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FL sees tough recovery after flood

BY P.J. HELLER | MIAMI | October 10, 2000

Faith-based organizations are mobilizing here to develop a long-term recovery plan to help South Florida residents affected by the torrential rains which inundated parts of the region.

One week after the deluge, the extent of damage was becoming readily apparent as the waters receded. "I think they are awakening to fact that they have a much bigger problem than they thought they had originally," said Jody Hill, executive director of Florida Interfaiths Networking in Disaster (FIND).

Preliminary damage assessments have ranged as high as $700 million -- $500 million of which was agricultural losses in Miami-Dade County -- which is far worse than the losses inflicted by Hurricane Irene last year. More than 1,000 homes, mobile homes, and apartments in South Florida were listed as "destroyed" with another 1,154 housing units sustaining heavy damage.

"So many of the people I've talked to have been hit before," said Brenda Richey McMurry, a disaster mental health coordinator for the American Red Cross. "It becomes very depressing. People feel almost like giving up."

Disaster Child Care (DCC), a disaster ministry affiliated with the Church of the Brethren, activated nine volunteers to provide childcare for affected families. DCC volunteers will work with the Red Cross in family service centers in Dade and Broward counties.

One shelter remained open Monday in Miami-Dade County housing about 90 people, the Florida Division of Emergency Management reported. It said a Salvation Army feeding station was also in operation, as were 11 canteens and 22 comfort stations. Officials said more than 60,000 meals have been served in Miami-Dade and Broward counties since the rains began on Oct 3. More than 19,000 people -- at least 95 percent of them from the Miami-Dade area -- have already applied for disaster assistance, according to the Federal Emergency Management Agency (FEMA). That assistance was made available after President Clinton last week declared Miami-Dade, Broward, Collier, and Monroe counties disaster areas. That declaration Oct. 5 made the region eligible for federal funds to aid in the recovery.

Five recovery information centers were open in Miami-Dade County. The 320 public schools in Miami-Dade County were all scheduled to be open for classes today. James Lee Witt, director of FEMA, toured the soaked area and described it as "very, very depressing." Three deaths have been attributed to the storm, which dumped up to 18 inches on the area beginning last Tuesday. A meeting of the Voluntary Organizations Active in Disaster (VOAD) was scheduled for Wednesday in Miami, according to Hill.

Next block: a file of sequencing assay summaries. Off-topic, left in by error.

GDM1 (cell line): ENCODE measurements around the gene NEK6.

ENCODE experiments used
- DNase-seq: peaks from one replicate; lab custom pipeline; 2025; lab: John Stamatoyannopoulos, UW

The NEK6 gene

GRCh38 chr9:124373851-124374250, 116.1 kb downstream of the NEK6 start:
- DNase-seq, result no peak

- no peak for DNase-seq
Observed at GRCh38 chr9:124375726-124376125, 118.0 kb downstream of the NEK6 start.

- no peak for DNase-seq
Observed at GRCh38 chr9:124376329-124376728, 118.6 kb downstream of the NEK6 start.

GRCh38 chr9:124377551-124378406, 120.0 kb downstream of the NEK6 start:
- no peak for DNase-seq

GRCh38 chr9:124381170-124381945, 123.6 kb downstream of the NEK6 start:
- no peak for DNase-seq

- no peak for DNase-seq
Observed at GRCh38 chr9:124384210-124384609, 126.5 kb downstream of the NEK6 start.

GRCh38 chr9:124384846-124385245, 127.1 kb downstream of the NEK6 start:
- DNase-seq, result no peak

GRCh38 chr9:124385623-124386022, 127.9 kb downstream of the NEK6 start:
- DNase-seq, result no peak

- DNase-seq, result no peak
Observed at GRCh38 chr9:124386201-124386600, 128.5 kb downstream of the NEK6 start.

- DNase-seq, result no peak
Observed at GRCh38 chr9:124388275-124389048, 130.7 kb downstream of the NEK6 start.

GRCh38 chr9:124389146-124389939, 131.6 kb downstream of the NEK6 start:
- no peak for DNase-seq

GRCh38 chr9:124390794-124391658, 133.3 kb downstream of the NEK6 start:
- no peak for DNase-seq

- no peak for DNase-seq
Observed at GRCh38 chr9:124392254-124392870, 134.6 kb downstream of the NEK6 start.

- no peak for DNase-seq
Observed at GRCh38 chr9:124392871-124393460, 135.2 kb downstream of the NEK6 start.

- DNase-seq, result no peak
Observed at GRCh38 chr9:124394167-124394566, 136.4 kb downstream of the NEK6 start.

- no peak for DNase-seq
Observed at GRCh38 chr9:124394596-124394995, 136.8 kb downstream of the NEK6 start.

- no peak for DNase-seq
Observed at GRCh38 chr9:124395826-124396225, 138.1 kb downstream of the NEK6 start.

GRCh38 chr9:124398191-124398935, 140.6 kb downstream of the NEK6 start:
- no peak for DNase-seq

She said an interfaith meeting was planned following that session. "We're going to be taking a look at what the long-term recovery needs are going to be," she said. Those needs may be extensive, she and others agreed. She said many of the residents displaced by the storm live in low-income neighborhoods or did not have insurance. "Because many of the areas that were hardest hit by the flooding are populated by lower income families, there will be a great many needs," said Bill Rhan, chair of the Florida state VOAD and disaster response coordinator for the United Methodist Florida Annual Conference.

Laurie Kraus of Presbyterian Disaster Assistance said residents did not have flood and windstorm insurance because rates have become prohibitive in South Florida in the wake of Hurricane Andrew. Federal assistance may provide some relief. That assistance, coordinated by FEMA, includes grants to help residents pay for temporary housing, emergency home repairs and other serious disaster-related expenses. Low-interest loans from the U.S. Small Business Administration also will be available to cover residential and business losses not fully compensated by insurance.

Elected officials, meantime, are grappling with how best to prevent future flooding, especially in the hard hit areas of Sweetwater and West Miami. The problem, officials say, is that drainage canals simply cannot handle heavy storm runoff. One proposed solution is construction of a multi-million dollar pumping station at the Tamiami Canal's discharge point into the Miami River. The project could take years to complete.

Other pumping stations designed to get water off of streets and into drainage canals are in the works or are in the planning stages. Residents, meanwhile, continue to muck out their homes and assess damages.

Hill said that the reality of the situation is probably just setting in for many people. "Pretty soon they're going to start realizing that if they've had two or three feet of water in their house that they're going to have to take the carpet out and they're going to have to start cutting the drywall out as the walls start turning black," she said.

FEMA urged residents to exercise caution when returning to flood-damaged homes." We urge residents returning to their homes to use common sense and follow some simple guidelines to safeguard their welfare," Witt said. "While it's good to be home and to begin cleaning up, it's vital to know what risks are posed in a flood-damaged home." Those risks include contamination, electrical shock, and structural instability.


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